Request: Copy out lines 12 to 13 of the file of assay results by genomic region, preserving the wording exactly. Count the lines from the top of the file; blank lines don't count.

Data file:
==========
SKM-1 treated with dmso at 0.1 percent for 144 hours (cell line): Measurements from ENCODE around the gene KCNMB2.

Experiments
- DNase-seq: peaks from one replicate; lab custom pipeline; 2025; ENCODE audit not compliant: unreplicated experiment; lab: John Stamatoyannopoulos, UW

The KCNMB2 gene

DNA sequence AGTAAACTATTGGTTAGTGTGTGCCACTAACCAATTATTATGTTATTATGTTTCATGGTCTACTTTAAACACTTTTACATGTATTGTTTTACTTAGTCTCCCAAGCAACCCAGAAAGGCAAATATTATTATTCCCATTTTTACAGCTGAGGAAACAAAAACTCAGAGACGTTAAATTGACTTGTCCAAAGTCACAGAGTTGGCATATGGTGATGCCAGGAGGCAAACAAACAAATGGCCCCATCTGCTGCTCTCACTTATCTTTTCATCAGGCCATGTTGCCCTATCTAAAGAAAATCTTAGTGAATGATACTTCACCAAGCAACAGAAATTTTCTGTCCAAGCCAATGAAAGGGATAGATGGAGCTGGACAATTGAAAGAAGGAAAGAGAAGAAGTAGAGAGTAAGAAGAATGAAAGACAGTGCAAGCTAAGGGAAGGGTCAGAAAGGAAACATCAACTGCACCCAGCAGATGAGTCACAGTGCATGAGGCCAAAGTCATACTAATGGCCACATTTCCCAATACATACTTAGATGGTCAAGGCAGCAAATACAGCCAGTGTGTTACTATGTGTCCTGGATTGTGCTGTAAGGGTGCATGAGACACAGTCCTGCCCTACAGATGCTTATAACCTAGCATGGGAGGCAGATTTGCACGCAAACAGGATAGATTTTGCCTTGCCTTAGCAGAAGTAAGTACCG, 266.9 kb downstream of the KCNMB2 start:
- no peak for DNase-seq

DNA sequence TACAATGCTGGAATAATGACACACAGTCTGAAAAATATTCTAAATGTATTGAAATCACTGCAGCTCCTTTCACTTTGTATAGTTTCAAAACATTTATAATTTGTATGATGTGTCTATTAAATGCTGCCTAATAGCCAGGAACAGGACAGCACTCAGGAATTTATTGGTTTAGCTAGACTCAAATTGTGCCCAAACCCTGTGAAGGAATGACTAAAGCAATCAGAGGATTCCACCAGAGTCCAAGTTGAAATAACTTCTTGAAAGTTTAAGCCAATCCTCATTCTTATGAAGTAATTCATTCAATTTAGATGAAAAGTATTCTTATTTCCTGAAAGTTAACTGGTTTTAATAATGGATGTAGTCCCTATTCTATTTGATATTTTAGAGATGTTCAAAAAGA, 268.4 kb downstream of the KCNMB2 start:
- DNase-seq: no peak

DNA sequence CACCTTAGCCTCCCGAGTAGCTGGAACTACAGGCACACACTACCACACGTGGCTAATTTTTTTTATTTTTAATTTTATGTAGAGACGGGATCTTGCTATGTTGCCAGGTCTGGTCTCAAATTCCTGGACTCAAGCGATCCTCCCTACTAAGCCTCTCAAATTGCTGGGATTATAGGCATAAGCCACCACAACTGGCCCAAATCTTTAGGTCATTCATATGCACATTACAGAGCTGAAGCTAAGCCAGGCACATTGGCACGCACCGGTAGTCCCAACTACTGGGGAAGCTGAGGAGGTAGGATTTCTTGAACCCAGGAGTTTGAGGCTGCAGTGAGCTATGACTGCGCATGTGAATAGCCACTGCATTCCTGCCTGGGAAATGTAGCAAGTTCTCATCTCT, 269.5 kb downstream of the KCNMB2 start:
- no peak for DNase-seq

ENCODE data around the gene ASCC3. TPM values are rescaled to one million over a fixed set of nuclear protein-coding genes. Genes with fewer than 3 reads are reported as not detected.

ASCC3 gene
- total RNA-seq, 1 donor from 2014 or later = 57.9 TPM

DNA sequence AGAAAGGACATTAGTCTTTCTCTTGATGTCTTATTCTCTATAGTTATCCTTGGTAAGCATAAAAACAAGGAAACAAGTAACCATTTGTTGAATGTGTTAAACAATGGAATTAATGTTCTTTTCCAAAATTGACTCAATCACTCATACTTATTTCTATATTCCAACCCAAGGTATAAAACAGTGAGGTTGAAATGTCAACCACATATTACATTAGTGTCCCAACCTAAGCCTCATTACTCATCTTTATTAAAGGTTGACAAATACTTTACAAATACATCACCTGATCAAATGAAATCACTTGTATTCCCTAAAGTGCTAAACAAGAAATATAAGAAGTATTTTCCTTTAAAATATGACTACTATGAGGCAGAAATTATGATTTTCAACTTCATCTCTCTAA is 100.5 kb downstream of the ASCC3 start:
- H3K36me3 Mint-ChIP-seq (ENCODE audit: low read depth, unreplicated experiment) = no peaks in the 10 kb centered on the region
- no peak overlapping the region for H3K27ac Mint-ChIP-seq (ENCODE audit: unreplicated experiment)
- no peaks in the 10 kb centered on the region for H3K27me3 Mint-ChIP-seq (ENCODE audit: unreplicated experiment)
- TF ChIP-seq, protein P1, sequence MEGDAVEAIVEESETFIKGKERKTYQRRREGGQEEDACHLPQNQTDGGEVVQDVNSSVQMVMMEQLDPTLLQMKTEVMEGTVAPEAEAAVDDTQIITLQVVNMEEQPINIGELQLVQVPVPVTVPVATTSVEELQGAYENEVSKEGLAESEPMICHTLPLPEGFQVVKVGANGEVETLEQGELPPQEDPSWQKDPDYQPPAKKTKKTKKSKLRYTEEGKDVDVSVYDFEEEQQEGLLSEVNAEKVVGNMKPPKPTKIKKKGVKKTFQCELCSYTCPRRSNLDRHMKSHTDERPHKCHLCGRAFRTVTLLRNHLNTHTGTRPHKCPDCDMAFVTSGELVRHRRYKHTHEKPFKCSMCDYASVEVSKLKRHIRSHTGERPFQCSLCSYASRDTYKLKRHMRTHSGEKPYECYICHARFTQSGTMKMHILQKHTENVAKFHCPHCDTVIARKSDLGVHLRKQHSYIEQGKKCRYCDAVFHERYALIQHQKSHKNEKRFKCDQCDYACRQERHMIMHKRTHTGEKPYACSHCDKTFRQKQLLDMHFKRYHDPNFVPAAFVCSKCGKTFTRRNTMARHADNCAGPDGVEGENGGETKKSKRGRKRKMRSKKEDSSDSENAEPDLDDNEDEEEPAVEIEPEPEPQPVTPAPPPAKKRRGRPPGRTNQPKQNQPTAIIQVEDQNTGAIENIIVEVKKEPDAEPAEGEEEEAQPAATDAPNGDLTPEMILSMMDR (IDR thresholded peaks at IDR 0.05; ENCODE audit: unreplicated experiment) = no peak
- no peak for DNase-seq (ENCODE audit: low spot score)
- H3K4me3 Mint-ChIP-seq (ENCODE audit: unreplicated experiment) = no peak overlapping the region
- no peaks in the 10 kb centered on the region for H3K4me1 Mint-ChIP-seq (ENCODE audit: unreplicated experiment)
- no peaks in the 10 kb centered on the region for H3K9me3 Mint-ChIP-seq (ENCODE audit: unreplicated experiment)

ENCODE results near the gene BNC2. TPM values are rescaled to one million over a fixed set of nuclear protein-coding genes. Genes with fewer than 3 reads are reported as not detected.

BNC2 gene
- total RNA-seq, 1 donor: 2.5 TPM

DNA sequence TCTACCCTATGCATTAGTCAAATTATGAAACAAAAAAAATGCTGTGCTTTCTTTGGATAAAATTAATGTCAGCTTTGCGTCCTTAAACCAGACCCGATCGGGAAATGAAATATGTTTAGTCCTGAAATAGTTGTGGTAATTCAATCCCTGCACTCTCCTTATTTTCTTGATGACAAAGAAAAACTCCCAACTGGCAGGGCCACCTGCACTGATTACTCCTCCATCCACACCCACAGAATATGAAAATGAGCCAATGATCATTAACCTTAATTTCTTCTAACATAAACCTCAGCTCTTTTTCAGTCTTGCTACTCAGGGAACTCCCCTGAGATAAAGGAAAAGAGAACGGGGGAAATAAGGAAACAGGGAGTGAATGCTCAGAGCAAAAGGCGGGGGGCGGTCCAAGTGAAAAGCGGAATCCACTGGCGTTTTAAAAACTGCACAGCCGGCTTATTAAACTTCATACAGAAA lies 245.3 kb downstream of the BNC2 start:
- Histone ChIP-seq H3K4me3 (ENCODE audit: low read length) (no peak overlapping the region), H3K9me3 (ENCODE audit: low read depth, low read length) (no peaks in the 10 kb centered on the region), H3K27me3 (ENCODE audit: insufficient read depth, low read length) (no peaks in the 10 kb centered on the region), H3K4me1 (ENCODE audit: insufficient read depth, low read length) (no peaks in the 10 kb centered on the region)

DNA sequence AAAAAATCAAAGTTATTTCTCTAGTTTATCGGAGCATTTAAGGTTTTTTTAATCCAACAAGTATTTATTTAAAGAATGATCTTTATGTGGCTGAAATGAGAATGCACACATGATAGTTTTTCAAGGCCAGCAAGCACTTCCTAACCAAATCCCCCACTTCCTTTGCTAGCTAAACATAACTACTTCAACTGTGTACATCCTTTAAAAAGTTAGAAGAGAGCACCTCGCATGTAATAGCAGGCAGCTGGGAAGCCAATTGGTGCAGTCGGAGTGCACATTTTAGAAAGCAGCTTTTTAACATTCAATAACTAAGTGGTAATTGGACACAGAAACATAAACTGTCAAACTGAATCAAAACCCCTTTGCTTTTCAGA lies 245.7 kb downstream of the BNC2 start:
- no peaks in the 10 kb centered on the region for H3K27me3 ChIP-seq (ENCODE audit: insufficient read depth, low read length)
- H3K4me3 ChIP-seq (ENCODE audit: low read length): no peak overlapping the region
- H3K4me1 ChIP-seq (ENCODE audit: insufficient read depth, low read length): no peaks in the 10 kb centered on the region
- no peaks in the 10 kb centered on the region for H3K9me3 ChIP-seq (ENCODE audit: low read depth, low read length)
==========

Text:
ASCC3 gene
- total RNA-seq, 1 donor from 2014 or later = 57.9 TPM